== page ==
The use of cilantro or coriander leaves in cooking is not always conspicuous. This flavorful flat-leafed green herb can be consumed from leaves to the root.
Now, how do you use cilantro in your cooking?
Depending on how it is used, the flavors of this herb can be fully exploited or totally lost. Thus it’s necessary to learn to use cilantro correctly.
Cooking Cilantro: Key Facts
Generally, cilantro is not cooked. Just like parsley, it is added raw to cooked dishes. If introduced in the early part of cooking, it loses its flavor.
Cilantro adds bright tangy citrusy flavor to dishes; works great in seafood recipes. It’s a wonderful addition to savory preparation, including raw dishes like ceviche, pico de gallo, and green salads.
Cilantro-flavored dishes are popular with gourmets, especially in Mexican, Thai, and Indian savory dishes. For example, you can use it in flavorful chutney served along with roast chicken or use it to add some zip to your morning eggs. Coriander leaves are a perfect ingredient for making cocktail drinks.
For the citrus-like flavor, cilantro is a regular finish herb in Mexican salsas and guacamoles. Similarly, a warming broth blanches fresh cilantro leaves, giving flavor and texture to Vietnamese pho bowls. This herb brightens the flavor profile and tempers the heat of spicy peppers in Chinese vegetable dry fries and fried meats.
Tips On Cooking With Cilantro
Mostly, cilantro leaves without stems are added to a dish just before serving. Also, the stems of this herb have a stronger flavor and are used in dishes like Thai soups and curry pastes.
How to use cilantro in your dishes? Here are the tips on using cilantro:
1. Wash and clean the leaves properly
The lacy flat green leaves of cilantro can be very dirty with particles of dust and mud. Before use, keep them dipped in water for a few minutes and swish them around for a few seconds before taking them out. Pat dry the wet cilantro by placing the sprigs in a salad spinner or with an absorbent paper towel.
2. Cut cilantro properly
Most cooks aren’t sure about cutting the cilantro and often use them as a whole. To mince cilantro, use a sharp chopper knife otherwise you’ll end up bruising them. Bruised herbs lose their texture and also wilt away faster while cooking. Both cilantro and knife should dry or else the minced leaves will stick to the knife and cutting board. Thinly minced leaves may turn into slurry-like consistency, thus do not chop the leaves into tiny bits.
3. How much cilantro to use?
Sprinkling one or two teaspoons of minced cilantro over your dish is not going to add much flavor. Add at least a quarter cup (4 tablespoons) of cilantro to a dish of four servings.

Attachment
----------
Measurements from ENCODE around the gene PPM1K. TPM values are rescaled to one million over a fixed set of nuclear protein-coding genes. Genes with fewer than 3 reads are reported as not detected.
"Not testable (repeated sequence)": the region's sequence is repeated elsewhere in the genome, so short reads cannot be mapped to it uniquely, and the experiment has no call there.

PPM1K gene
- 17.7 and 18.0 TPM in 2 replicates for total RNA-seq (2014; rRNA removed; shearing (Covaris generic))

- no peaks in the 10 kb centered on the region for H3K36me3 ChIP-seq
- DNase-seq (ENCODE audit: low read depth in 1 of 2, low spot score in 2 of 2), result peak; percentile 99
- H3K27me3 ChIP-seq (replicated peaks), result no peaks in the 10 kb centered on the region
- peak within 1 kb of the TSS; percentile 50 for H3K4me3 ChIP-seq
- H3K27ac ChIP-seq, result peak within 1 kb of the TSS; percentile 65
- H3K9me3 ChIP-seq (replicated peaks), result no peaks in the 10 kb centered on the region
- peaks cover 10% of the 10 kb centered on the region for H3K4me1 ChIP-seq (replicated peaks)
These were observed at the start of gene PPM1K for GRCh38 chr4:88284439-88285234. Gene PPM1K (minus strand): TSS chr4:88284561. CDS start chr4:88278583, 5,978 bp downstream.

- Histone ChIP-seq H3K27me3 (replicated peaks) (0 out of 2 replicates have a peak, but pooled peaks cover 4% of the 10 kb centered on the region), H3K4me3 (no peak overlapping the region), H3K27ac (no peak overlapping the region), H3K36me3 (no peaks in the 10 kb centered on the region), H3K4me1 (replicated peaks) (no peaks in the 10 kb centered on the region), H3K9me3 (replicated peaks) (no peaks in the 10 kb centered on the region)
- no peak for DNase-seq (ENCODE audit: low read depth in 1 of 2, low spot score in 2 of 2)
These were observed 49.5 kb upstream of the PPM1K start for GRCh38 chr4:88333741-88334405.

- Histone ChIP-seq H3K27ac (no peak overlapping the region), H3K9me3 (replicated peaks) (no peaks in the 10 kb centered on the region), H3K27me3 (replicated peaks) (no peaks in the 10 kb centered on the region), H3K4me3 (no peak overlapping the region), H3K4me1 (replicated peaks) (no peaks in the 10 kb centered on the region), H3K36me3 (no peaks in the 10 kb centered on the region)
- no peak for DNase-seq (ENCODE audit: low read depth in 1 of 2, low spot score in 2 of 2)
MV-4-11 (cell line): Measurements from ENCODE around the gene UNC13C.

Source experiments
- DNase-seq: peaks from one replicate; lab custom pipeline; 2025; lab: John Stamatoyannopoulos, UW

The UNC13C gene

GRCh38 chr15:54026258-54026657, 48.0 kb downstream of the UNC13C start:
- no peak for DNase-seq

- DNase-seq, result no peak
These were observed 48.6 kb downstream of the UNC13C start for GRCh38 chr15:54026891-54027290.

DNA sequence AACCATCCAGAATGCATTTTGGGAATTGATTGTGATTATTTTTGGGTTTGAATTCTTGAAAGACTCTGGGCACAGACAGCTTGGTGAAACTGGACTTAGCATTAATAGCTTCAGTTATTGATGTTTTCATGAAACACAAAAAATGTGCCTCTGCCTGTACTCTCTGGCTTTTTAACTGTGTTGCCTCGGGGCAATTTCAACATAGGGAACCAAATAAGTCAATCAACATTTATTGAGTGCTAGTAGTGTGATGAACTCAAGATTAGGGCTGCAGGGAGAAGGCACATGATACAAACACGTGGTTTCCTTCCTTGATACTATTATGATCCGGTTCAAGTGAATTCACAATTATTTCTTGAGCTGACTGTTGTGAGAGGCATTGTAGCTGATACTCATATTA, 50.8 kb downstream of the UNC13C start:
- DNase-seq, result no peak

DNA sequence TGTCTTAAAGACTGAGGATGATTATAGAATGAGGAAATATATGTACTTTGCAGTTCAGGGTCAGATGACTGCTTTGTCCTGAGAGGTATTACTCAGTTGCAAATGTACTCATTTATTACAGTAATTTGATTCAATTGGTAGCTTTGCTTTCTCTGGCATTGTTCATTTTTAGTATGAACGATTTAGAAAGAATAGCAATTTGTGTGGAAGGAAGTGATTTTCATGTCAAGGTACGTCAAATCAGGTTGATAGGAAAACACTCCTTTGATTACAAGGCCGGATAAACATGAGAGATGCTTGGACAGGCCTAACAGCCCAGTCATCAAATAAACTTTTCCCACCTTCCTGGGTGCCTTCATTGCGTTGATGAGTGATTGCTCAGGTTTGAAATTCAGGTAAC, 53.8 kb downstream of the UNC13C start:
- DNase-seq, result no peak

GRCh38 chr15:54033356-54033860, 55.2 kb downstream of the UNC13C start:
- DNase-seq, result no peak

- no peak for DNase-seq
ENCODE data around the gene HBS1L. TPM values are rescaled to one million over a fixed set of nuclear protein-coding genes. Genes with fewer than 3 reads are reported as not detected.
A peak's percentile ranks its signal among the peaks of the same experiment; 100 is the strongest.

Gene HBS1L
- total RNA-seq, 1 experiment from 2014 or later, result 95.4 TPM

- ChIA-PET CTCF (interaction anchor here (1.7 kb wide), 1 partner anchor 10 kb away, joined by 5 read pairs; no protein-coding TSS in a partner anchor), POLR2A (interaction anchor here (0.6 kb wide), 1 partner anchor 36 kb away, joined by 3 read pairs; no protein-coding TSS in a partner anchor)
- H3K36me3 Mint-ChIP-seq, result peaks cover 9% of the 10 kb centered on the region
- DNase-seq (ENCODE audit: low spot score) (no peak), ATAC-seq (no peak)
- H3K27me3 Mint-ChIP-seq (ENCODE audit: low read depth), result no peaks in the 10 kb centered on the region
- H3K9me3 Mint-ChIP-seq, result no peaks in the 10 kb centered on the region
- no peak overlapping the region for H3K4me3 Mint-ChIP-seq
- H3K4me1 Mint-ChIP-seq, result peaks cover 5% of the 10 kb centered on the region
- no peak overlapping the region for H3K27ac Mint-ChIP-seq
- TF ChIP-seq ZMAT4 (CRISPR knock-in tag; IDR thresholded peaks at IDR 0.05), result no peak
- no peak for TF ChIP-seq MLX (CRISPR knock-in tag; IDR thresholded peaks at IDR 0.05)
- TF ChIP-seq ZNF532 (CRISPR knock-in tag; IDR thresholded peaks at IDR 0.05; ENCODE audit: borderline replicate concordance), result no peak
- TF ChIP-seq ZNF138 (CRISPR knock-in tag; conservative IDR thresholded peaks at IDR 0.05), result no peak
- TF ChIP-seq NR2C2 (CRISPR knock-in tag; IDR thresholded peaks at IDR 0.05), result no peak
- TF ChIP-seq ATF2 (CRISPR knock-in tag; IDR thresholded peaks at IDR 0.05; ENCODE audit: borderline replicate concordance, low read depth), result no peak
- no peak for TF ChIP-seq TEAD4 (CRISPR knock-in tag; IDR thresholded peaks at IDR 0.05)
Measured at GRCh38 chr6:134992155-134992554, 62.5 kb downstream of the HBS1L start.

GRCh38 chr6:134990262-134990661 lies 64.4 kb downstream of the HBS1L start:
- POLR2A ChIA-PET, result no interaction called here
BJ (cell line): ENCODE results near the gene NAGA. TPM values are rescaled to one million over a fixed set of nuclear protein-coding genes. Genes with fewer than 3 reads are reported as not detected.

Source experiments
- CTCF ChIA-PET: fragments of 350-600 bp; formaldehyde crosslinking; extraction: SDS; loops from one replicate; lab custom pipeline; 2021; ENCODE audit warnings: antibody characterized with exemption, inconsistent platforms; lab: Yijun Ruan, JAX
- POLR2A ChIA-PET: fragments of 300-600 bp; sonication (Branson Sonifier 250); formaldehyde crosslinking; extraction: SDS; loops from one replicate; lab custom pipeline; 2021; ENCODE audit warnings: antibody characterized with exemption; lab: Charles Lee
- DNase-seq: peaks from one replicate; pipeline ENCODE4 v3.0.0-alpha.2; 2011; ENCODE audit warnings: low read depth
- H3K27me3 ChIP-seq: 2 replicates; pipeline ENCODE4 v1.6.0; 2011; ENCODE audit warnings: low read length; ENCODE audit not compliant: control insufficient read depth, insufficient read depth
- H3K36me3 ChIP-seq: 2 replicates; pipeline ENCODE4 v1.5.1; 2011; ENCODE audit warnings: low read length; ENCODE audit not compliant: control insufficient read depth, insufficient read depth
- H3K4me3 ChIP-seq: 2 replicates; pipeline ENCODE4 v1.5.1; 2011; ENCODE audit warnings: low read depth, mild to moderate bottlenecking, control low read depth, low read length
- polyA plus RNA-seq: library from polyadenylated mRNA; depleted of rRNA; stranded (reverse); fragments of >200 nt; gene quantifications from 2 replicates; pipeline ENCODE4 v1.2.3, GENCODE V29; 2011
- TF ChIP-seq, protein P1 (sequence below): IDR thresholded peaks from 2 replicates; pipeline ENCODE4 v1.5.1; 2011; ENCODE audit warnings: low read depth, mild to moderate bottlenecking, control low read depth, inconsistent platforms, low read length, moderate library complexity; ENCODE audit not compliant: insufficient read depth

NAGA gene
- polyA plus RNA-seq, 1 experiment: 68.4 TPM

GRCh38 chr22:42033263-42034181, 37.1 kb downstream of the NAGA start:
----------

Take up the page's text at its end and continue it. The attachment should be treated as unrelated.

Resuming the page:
Do not add cilantro to your dish while cooking but sprinkle over the hot dish a few minutes before serving. Raw herbs provide maximum taste and bright green texture.
Unfortunately, some dislike the fresh cilantro in the dish for they sense a soapy flavor in this herb; they try one of the suitable substitutes for cilantro. If you enjoy this herb, then add a handful of chopped fresh cilantro to your dish for the best flavor. In other words, use cilantro like a salad green rather than as a garnish.
4. Avoid Cooking Cilantro
Both leaves and stems of cilantro can be eaten either raw or cooked. Nevertheless, cilantro is a delicate plant with a feeble texture. Cooking cilantro leads to the loss of flavor and texture. Therefore, cilantro is usually never cooked but eaten raw. Fresh leaves are mostly used as a garnish. If you ever want it to be cooked, then add them to your dish at the last minute of cooking.
5. Do you have to take cilantro leaves off the stem?
You can either skip the stem or eat it. In fact, cilantro stems have stronger flavors than leaves. Generally, only the leaves are used and stems are discarded. When only the leaves are used they make foods attractive, especially for garnishing. But in Indian curry-type dishes and savories, both leaves and stems are usable. For ease of eating, always chop the stems into small pieces before adding them to your dish.
6. Avoid dried cilantro in cooking
Dried cilantro is quite different from fresh and it imparts a subtle flavor that is hardly enough to identify it. To put it plainly, it is as good as omitting the herb entirely than using the dried cilantro. In addition, the already subdued flavor of dried cilantro will totally disappear if they are cooked.
Frequently Asked Questions
What is cilantro used for in cooking?
The leaves and dried seeds of cilantro are mostly used in cooking although the entire plant is edible. The stems of the plant are equally or more flavorful than the leaves and are frequently used in dishes like soups, Indian curries, and Thai curry paste.
How to prepare cilantro?
Usually, farm-fresh cilantro is best for use. Tender leaves and stems of cilantro should be thoroughly washed and chop them up into small pieces. Preferably, use the minced or whole cilantro leaves in dishes after cooking or at the last minute of cooking.
How to cut up cilantro?
After thoroughly washing and pat drying cilantro, hold the root ends of the cilantro in one hand, with a chef’s knife in the other hand scrape off the leaves in a downward motion. With your finger, remove the thicker portion of the stems from the cilantro leaves; let the slender stems stay with the leaves. Place the leaves on a cutting board and from one end rock the blade of the knife back and forth to chop cilantro. Run the knife through the pile of sliced leaves several times until the pieces are in the desired size.
Read more on herbs:
- What To Use In Place Of Bay Leaf?
- Use Of Fennel Bulb And Its Substitutes
- Is cilantro a coriander or parsley?
- Uses And Benefits Of Culantro Explained